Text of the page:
Staff Publications

Staff Publications

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    'Staff publications' is the digital repository of Wageningen University & Research

    'Staff publications' contains references to publications authored by Wageningen University staff from 1976 onward.

    Publications authored by the staff of the Research Institutes are available from 1995 onwards.

    Full text documents are added when available. The database is updated daily and currently holds about 240,000 items, of which 72,000 in open access.

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Record number 407783
Title Genome sequence and analysis of the tuber crop potato
Author(s) Xu, X.; Pan, S.K.; Cheng, S.F.; Zhang, B.; Bachem, C.W.B.; Boer, J.M. de; Borm, T.J.A.; Kloosterman, B.A.; Eck, H.J. van; Datema, E.; Goverse, A.; Ham, R.C.H.J. van; Visser, R.G.F.
Source Nature 475 (2011). - ISSN 0028-0836 - p. 189 - 195.
DOI http://dx.doi.org/10.1038/nature10158
Department(s) Laboratory of Plant Breeding
WUR Plant Breeding
PRI BIOS Applied Bioinformatics
Laboratory of Nematology
Bioinformatics
EPS-3
Publication type Refereed Article in a scientific journal
Publication year 2011
Keyword(s) eukaryotic genomes - resistance genes - in-vitro - rna-seq - solanum - tool - identification - elements - reveals - maize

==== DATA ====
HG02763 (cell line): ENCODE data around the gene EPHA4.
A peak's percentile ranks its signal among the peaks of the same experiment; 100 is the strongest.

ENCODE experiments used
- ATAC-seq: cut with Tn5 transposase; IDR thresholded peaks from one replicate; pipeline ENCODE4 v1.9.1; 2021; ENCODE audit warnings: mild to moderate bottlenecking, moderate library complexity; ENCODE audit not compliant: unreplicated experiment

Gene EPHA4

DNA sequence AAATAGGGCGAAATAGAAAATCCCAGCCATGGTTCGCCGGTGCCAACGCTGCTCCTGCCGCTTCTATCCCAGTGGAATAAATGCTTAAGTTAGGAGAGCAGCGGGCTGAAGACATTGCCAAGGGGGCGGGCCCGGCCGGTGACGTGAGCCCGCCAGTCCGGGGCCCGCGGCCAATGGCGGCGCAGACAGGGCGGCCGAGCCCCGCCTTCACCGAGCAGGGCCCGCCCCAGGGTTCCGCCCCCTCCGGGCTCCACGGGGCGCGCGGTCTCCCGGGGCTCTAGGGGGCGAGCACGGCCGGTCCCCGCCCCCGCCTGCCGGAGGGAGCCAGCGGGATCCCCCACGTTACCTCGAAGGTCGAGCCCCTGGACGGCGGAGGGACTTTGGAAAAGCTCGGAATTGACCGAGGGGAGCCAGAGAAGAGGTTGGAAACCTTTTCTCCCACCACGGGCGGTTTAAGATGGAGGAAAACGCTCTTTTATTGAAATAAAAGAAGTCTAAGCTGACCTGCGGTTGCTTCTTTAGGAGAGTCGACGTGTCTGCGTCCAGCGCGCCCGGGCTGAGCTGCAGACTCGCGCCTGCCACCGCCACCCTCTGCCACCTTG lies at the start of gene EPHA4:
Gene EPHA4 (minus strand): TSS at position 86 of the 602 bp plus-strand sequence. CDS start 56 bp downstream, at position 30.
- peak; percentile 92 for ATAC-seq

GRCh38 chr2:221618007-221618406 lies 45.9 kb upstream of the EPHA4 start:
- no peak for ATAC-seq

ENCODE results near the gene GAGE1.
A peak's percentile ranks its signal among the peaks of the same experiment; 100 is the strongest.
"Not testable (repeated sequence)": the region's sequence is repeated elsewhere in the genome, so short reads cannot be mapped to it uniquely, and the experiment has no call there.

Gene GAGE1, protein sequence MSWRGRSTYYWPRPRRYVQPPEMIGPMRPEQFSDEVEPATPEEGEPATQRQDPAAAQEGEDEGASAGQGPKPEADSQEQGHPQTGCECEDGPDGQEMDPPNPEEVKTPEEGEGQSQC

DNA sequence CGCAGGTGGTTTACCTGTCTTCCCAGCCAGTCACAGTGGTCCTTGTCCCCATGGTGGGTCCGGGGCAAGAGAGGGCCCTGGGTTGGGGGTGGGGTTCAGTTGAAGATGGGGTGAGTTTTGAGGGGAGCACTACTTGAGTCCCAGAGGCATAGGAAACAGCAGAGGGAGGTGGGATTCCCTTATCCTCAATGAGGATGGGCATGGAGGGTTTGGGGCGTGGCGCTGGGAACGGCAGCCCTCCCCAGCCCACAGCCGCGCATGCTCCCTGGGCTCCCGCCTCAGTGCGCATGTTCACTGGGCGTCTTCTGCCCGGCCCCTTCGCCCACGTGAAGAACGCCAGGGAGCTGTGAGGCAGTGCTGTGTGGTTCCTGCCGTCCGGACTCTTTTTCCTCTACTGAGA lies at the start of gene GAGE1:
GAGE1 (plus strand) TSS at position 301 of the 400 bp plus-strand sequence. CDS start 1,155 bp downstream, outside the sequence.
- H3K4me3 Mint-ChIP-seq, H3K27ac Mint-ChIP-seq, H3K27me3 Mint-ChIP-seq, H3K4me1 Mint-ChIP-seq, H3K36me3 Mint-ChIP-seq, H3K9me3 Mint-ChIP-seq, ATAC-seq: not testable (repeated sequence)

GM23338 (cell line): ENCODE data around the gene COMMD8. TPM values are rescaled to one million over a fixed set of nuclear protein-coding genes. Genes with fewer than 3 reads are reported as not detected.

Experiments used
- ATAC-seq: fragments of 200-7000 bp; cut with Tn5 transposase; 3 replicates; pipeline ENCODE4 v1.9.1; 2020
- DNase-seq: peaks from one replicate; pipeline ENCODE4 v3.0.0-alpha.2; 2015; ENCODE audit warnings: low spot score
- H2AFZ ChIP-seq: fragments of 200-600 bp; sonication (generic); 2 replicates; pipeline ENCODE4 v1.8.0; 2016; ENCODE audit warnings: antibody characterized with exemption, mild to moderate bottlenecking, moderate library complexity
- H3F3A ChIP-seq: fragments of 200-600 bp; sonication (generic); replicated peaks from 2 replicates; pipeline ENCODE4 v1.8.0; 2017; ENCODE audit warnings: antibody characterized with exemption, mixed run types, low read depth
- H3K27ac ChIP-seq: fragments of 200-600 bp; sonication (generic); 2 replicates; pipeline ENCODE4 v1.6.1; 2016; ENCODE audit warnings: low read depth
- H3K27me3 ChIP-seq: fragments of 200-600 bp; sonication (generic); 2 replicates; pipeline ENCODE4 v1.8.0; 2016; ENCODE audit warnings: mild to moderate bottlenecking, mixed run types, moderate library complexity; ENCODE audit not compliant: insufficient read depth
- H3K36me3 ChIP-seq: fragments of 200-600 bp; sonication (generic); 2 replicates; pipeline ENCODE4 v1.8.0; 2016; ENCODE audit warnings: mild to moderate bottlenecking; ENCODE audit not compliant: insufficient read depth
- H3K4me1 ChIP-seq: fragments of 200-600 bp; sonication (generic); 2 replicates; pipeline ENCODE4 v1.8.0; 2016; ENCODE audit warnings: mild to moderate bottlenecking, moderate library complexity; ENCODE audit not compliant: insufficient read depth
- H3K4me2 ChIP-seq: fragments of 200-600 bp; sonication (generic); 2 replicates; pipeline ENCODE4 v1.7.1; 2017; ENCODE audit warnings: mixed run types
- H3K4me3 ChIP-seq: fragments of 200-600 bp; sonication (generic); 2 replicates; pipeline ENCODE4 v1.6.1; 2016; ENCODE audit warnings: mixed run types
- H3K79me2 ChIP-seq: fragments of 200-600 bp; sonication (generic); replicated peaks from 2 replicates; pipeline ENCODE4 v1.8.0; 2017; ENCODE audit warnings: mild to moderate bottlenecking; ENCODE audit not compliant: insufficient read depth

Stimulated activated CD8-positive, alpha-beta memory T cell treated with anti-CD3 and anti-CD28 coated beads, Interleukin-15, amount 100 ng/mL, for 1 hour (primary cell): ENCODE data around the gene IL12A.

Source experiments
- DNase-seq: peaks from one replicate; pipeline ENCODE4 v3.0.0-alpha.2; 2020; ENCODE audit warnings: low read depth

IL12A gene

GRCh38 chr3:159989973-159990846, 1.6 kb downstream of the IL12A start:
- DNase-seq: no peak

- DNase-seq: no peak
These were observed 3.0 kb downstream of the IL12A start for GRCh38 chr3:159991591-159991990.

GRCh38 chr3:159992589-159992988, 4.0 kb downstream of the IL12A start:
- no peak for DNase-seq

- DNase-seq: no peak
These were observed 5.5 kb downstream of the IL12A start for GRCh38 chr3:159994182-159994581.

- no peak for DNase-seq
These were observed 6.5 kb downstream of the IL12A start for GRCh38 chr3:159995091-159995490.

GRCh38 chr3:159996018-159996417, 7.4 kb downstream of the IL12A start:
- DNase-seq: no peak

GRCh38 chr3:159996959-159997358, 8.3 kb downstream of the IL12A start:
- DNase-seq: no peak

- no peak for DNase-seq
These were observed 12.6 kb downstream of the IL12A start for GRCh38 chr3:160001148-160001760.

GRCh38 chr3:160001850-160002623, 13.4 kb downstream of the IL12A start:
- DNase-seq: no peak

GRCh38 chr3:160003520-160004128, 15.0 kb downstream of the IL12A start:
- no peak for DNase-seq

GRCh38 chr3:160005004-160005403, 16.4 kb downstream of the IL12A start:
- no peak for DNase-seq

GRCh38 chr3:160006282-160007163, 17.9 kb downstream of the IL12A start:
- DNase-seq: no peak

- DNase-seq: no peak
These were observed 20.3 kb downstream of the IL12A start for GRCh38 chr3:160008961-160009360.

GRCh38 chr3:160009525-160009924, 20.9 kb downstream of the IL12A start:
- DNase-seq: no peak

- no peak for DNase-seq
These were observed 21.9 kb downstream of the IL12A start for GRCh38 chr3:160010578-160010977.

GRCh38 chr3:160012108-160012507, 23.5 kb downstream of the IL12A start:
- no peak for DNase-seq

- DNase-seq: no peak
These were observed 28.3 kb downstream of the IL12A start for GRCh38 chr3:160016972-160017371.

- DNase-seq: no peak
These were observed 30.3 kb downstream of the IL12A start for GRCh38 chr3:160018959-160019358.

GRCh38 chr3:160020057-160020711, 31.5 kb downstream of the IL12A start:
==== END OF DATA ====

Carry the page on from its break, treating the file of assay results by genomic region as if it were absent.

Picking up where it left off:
Abstract Potato (Solanum tuberosum L.) is the world’s most important non-grain food crop and is central to global food security. It is clonally propagated, highly heterozygous, autotetraploid, and suffers acute inbreeding depression. Here we use a homozygous doubled-monoploid potato clone to sequence and assemble 86% of the 844-megabase genome. We predict 39,031 protein-coding genes and present evidence for at least two genome duplication events indicative of a palaeopolyploid origin. As the first genome sequence of an asterid, the potato genome reveals 2,642 genes specific to this large angiosperm clade. We also sequenced a heterozygous diploid clone and show that gene presence/absence variants and other potentially deleterious mutations occur frequently and are a likely cause of inbreeding depression. Gene family expansion, tissue-specific expression and recruitment of genes to new pathways contributed to the evolution of tuber development. The potato genome sequence provides a platform for genetic improvement of this vital crop
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